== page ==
Actually Works! Running Kindle PC on Linux under WINE

It took me WEEKS to find a solution that ACTUALLY worked, and didn’t involve manually building a nuclear reactor or hand-coding the OS of the space-shuttle from memory. THIS POST is how. (Credit for the solution goes to ubuntuforums user Flanmaster, BTW.)

I tried it under WINE 1.4 with Kindle for PC version 1.10.5 and it actually works. It doesn’t crash, it doesn’t have errors written in gobbledygook, and it actually downloads the books you want to read from your Amazon account. (Login by running the software, and then entering your email + PW and hitting enter.) I should note that my WINE/Kindle is set to “Windows XP” for which version of Windows it’s faking.

Most of the really-complex WINE stuff is over my head, but look- this method just works. And most of the 20+ methods I’ve found (and, sadly, repeatedly tried!) online do NOT. Basically, you just install The Microsoft Visual C++ 2008 SP1 Redistributable Package (x86). The download link on the page (under "free download") goes to the Microsoft website official download page (check the url) so no possible shadiness. While I’m not completely sure *WHAT* it does, I know that it works- I ever installed it AFTER installing Kindle under WINE, and it still worked. 🙂

Linux Terminal : Output a List of All Directory Contents Files and Subdirectories to a Text File

I just discovered this, and am using it to make a list of my music collection.

Credit for making the output goes to Noufal on this page. Credit for how to list directories recursively is actually from the gnome-terminal ls manual (code input to view it: man ls)

Anyway, here’s what you plug into the terminal:

cd the-address-of-the-top-folder-you-want-to-list
ls -R > list.txt

You can name "list.txt" whatever you want (i.e., popmusicbest.txt or something.) This method works for insanely large music collections and scans folders recursively, so if you have all of your Three Dog Night albums and Guess Who albums dumped into artist folders, it will still list all of your mp3/whatever-file-format-you-use.

You can use this for anything, but the main use to me is figuring out which music to buy. (You know, to avoid buying the same song on Amazon or something twice…)

Linux Cheatsheet 1

These are some useful tricks I’ve found when using Ubuntu Linux- stuff I’ve found after hours of searching, through accidental trial and error or (on occasion) hidden in an FAQ no one reads. I’m posting this here just as much for my own reference as yours (I’ve forgotten some of these things before, and need to remember them.)

How to Get To Directories with Spaces in Their Names Via The Gnome Terminal In Ubuntu Linux

I found this out by accident, then forgot it, then found it online (finally!) after months of searching. Most geeks use underscores in the directory / file names instead of spaces, but sometimes this isn’t feasible. *SO* to indicate a space in a file name or directory name in Linux’s terminal, you type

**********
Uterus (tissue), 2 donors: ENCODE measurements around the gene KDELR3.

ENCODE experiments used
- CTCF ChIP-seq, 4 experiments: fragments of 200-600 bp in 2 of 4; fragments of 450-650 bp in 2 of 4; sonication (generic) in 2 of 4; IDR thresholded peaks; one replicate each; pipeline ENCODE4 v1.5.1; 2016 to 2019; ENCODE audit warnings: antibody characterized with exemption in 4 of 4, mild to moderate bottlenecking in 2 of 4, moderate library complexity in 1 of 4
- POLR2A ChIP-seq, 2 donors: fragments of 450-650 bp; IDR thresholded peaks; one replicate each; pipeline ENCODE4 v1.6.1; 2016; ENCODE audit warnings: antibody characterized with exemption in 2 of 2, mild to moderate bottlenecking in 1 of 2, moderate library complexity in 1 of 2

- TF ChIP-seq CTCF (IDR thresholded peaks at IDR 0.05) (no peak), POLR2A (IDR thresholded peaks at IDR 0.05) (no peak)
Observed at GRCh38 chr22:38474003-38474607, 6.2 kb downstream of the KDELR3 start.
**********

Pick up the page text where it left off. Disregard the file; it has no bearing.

\ (a backslash followed by a single space)

So, to get to
/home/me/Desktop/Useful Stuff
in my terminal, I would type
cd /home/me/Desktop/Useful\ Stuff/

How to Change the Location of Your Hard Drive After Linux Forgets / Changes It

I have a hard drive named SILVER. I love SILVER. Linux sometimes doesn’t. After I upgraded my OS (and a few other times) Linux forgets that it knows SILVER and renames his location SILVER_, which messes up all of my shortcuts- and my MUSIC, since I keep my music on SILVER. You’ll run into this eventually too, if you use Linux, so this is how I fixed it (be careful when doing this! It worked for me, but maybe not for you!):

Back up any crucial files (just in case!) and detach your hard drive. Open the Gnome Terminal (you can get to this by opening the RUN dialogue via pressing ALT + F2 and entering Gnome-Terminal. Run this command:
sudo nautilus
Enter your password when prompted. This will open up Nautilus (the file-management/windows thingy program) in Linux, BUT WITH SUPER-USER RIGHTS, meaning that you can mess with all sorts of things you normally can’t. BE CAREFUL WHEN DOING THIS- you can ruin your computer without it trying to stop you in this mode.

Go to /media in the Nautilus address bar

Find the *original* name/address of your hard drive there- I’ll call it ITSOLDNAME here.  Click it to make sure- it should say something like it can’t be accessed (because the computer now thinks it’s at ITSOLDNAME_ or something.) Click to select the original name and delete it. Refresh the window by clicking F5 and then plug in your hard drive again. It *should* go back to having its old name and location now, accessible via /media/ITSOLDNAME/

CLOSE NAUTILUS COMPLETELY NOW. It’s dangerous to leave it open in this mode, since it has total authority over messing with your files- one accidental click is all it takes to do something awful…

Nutrition Info for Kirkland Signature Peppermint Bark at Costco

Finally!  official nutrition info for that favorite guilty pleasure- Kirkland Signature Peppermint Bark.

Product Name: Chocolate Peppermint Bark
Serving Size:1 piece (32g/ 1.1 oz)
Calories (kcal): 170
Calories from Fat (kcal): 90
Total Fat (g): 10
Saturated Fat (g): 9
Trans Fat (mg): 0
Cholesterol (mg): 0
Sodium (mg): 25
Total Carbohydrates (g): 19
Dietary Fiber (g):l ess than 1
Sugars (g): 17
Protein (g): 1
Vitamin A: 0% dv
Vitamin C: 0% dv
Calcium: 2% dv
Iron: 0% dv
Polyunsaturated Fat (g): 0
Monounsaturated Fat (g): 1
Thiamin: 0% dv
Riboflavin: 4% dv
Niacin: 0% dv
Folate: 0% dv

———–

How did I get this? I finally gave up searching for it and emailed them…  Posting it here so that later searchers will have it easier than I did.

The serving size is 1 piece, and the Weight Watchers PointsPlus value for it is 5 points.  There you go!  (It’s not as bad, health-wise, as I had expected…)